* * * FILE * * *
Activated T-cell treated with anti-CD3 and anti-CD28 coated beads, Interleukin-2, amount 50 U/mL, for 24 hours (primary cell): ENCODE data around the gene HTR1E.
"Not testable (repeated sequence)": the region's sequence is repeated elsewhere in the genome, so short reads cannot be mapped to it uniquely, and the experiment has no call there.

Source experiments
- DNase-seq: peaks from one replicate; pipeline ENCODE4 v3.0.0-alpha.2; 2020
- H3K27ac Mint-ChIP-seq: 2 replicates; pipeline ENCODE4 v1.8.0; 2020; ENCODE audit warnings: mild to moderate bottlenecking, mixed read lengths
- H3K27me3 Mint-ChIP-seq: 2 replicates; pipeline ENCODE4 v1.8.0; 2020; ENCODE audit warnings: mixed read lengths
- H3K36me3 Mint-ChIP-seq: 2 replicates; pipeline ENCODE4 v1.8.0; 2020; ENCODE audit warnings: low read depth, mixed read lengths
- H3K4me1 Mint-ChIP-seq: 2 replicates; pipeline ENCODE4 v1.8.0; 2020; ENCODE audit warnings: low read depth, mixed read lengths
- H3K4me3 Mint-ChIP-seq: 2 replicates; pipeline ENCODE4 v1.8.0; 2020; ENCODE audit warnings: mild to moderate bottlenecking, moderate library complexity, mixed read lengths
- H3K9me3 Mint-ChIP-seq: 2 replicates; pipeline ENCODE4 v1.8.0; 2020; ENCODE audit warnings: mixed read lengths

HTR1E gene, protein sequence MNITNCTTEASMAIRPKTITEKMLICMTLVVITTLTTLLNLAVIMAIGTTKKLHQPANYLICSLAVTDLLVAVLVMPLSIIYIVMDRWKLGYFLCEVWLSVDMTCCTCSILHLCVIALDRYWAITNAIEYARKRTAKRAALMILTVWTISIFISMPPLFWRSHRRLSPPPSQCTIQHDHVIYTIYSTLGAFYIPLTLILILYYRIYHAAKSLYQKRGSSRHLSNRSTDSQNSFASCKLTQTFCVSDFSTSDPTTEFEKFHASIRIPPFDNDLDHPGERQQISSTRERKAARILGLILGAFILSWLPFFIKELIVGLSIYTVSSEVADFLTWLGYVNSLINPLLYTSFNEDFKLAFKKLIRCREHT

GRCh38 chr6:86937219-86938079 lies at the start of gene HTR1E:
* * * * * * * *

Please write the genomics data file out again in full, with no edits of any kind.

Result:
Activated T-cell treated with anti-CD3 and anti-CD28 coated beads, Interleukin-2, amount 50 U/mL, for 24 hours (primary cell): ENCODE data around the gene HTR1E.
"Not testable (repeated sequence)": the region's sequence is repeated elsewhere in the genome, so short reads cannot be mapped to it uniquely, and the experiment has no call there.

Source experiments
- DNase-seq: peaks from one replicate; pipeline ENCODE4 v3.0.0-alpha.2; 2020
- H3K27ac Mint-ChIP-seq: 2 replicates; pipeline ENCODE4 v1.8.0; 2020; ENCODE audit warnings: mild to moderate bottlenecking, mixed read lengths
- H3K27me3 Mint-ChIP-seq: 2 replicates; pipeline ENCODE4 v1.8.0; 2020; ENCODE audit warnings: mixed read lengths
- H3K36me3 Mint-ChIP-seq: 2 replicates; pipeline ENCODE4 v1.8.0; 2020; ENCODE audit warnings: low read depth, mixed read lengths
- H3K4me1 Mint-ChIP-seq: 2 replicates; pipeline ENCODE4 v1.8.0; 2020; ENCODE audit warnings: low read depth, mixed read lengths
- H3K4me3 Mint-ChIP-seq: 2 replicates; pipeline ENCODE4 v1.8.0; 2020; ENCODE audit warnings: mild to moderate bottlenecking, moderate library complexity, mixed read lengths
- H3K9me3 Mint-ChIP-seq: 2 replicates; pipeline ENCODE4 v1.8.0; 2020; ENCODE audit warnings: mixed read lengths

HTR1E gene, protein sequence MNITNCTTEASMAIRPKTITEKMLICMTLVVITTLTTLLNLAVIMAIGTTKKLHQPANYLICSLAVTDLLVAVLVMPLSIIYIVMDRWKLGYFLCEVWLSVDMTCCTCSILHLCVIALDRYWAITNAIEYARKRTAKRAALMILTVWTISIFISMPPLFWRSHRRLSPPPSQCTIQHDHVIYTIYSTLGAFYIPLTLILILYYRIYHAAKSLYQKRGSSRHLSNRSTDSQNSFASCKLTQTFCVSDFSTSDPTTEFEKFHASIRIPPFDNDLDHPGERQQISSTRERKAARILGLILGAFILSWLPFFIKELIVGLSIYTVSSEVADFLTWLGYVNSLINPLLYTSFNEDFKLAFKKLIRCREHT

GRCh38 chr6:86937219-86938079 lies at the start of gene HTR1E: